Byte Array to String

Discussion in 'ASP .Net' started by AG, Nov 22, 2007.

  1. AG

    AG Guest

    I have a file that contains ASCII and Extended ASCII characters.
    I need to get the file contents into a string, but the Extended ASCII
    characters (dec 128 and 129) are being changed to dec 63.

    I have tried several methods, but here is the one I thought would have
    worked.

    Dim strReturn As String
    Dim arBytes() As Byte
    arBytes = System.IO.File.ReadAllBytes(<myfile>)
    strReturn = System.Text.Encoding.UTF8.GetString(arBytes)

    When I examine strReturn, I find that the chars that should be chr(128) and
    chr(129) are all chr(63).

    The only thing I could get to work is

    Dim strReturn As String = String.Empty
    Dim arBytes() As Byte
    Dim sB As New StringBuilder
    Dim byT As Byte

    arBytes = System.IO.File.ReadAllBytes(strPathFile)
    For Each byT In arBytes
    sB.Append(Chr(byT))
    Next
    strReturn = sB.ToString

    Can anyone offer an explanation, and/or a better method?

    --

    AG
    Email: discussATadhdataDOTcom
    AG, Nov 22, 2007
    #1
    1. Advertising

  2. AG

    Nick Chan Guest

    i use this to read file contents

    Public Function GetFileContents(ByVal FullPath As String, _
    Optional ByRef ErrInfo As String = "") As String

    Dim strContents As String
    Dim objReader As StreamReader
    Try

    objReader = New StreamReader(FullPath)
    strContents = objReader.ReadToEnd()
    objReader.Close()
    Return strContents
    Catch Ex As Exception
    ErrInfo = Ex.Message
    Return Nothing
    End Try
    End Function

    On Nov 22, 11:56 am, "AG" <> wrote:
    > I have a file that contains ASCII and Extended ASCII characters.
    > I need to get the file contents into a string, but the Extended ASCII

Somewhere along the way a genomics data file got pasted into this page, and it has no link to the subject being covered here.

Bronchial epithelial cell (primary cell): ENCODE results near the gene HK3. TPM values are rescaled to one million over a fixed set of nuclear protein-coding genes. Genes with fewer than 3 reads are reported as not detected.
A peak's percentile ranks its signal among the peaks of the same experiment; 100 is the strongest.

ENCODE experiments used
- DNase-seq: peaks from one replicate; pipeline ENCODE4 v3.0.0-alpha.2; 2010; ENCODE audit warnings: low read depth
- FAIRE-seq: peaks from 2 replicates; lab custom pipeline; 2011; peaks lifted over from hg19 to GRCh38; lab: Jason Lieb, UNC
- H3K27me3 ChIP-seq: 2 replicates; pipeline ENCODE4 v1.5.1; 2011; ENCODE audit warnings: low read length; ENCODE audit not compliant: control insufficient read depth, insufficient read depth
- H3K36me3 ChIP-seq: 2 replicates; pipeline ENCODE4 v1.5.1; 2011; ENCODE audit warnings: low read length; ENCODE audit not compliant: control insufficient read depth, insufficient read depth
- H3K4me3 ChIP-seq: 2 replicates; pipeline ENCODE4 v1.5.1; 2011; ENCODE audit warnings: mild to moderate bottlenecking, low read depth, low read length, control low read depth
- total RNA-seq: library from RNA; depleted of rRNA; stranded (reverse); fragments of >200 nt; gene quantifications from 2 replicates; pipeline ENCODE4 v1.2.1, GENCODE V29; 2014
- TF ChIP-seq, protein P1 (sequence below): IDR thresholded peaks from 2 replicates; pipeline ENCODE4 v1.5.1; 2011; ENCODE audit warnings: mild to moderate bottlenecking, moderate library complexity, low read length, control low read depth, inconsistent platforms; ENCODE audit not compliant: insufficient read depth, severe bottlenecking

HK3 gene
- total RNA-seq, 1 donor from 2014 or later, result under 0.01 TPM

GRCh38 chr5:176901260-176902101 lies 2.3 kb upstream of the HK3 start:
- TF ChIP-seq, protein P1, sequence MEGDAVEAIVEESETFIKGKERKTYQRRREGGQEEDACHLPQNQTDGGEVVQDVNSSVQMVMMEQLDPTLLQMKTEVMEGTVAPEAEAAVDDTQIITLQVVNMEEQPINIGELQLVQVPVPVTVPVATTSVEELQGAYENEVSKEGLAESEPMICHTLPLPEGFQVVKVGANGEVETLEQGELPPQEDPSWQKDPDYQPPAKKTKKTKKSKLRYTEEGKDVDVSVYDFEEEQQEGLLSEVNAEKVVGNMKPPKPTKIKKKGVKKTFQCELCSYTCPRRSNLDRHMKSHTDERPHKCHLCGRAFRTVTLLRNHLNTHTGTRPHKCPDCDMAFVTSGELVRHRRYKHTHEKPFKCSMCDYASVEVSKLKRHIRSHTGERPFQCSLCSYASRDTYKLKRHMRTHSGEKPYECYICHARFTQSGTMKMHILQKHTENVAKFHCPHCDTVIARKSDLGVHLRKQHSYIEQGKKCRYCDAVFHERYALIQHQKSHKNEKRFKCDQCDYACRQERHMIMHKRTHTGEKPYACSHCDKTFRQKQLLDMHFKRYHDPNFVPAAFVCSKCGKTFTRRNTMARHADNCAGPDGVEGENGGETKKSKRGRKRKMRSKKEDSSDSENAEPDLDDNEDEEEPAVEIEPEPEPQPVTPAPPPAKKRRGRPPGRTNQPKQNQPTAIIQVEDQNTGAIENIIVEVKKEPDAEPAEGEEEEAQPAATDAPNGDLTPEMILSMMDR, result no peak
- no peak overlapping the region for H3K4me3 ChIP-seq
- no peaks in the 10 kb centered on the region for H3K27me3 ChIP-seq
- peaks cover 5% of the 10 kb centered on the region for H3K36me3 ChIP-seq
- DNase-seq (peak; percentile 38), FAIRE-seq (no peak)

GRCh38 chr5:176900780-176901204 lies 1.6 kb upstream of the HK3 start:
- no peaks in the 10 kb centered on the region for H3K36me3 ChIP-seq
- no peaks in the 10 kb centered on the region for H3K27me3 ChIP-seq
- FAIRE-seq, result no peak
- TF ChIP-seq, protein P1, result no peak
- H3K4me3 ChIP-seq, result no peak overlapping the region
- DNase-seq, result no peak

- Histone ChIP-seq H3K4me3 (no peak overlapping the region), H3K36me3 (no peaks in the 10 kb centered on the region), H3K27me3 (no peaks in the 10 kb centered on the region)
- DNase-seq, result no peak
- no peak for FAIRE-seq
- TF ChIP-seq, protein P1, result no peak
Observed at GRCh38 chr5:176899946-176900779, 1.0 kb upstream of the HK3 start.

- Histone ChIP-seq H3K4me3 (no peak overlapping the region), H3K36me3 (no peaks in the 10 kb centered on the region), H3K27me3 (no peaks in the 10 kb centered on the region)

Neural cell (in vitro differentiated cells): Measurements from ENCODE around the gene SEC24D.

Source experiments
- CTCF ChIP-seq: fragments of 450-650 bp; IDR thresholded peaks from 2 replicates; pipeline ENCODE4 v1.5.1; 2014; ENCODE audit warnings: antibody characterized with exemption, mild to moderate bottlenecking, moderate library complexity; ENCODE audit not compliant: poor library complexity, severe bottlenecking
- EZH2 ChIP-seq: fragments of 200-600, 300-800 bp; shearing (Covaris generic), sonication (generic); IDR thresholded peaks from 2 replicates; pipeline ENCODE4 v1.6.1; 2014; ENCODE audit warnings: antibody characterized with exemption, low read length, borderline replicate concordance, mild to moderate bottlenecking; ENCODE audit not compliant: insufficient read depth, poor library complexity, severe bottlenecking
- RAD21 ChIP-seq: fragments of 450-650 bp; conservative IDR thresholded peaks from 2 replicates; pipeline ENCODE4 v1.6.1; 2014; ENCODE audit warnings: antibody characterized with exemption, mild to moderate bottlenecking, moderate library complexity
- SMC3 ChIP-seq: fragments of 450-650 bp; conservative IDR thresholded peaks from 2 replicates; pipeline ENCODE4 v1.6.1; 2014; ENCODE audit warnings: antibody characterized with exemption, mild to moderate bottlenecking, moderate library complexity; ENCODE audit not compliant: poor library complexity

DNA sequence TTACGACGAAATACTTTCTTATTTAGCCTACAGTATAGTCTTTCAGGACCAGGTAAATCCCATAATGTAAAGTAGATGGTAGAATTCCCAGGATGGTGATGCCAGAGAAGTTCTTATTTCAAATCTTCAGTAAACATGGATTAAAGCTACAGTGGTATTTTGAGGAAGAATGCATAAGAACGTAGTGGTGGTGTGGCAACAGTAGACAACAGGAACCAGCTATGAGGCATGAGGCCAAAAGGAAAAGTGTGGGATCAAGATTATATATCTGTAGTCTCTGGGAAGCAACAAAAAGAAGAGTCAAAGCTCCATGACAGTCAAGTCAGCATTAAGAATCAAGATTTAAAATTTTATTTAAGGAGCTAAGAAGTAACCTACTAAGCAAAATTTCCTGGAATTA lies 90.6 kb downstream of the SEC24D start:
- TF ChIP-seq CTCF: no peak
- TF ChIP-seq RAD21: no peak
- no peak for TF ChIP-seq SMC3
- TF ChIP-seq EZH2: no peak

> characters (dec 128 and 129) are being changed to dec 63.
    >
    > I have tried several methods, but here is the one I thought would have
    > worked.
    >
    > Dim strReturn As String
    > Dim arBytes() As Byte
    > arBytes = System.IO.File.ReadAllBytes(<myfile>)
    > strReturn = System.Text.Encoding.UTF8.GetString(arBytes)
    >
    > When I examine strReturn, I find that the chars that should be chr(128) and
    > chr(129) are all chr(63).
    >
    > The only thing I could get to work is
    >
    > Dim strReturn As String = String.Empty
    > Dim arBytes() As Byte
    > Dim sB As New StringBuilder
    > Dim byT As Byte
    >
    > arBytes = System.IO.File.ReadAllBytes(strPathFile)
    > For Each byT In arBytes
    > sB.Append(Chr(byT))
    > Next
    > strReturn = sB.ToString
    >
    > Can anyone offer an explanation, and/or a better method?
    >
    > --
    >
    > AG
    > Email: discussATadhdataDOTcom
    Nick Chan, Nov 22, 2007
    #2
    1. Advertising

  3. Look at the Encoding object, as it is the quickest. THe other method is some
    form of loop, as suggested by Nick.

    --
    Gregory A. Beamer
    MVP, MCP: +I, SE, SD, DBA

    *************************************************
    | Think outside the box!
    |
    *************************************************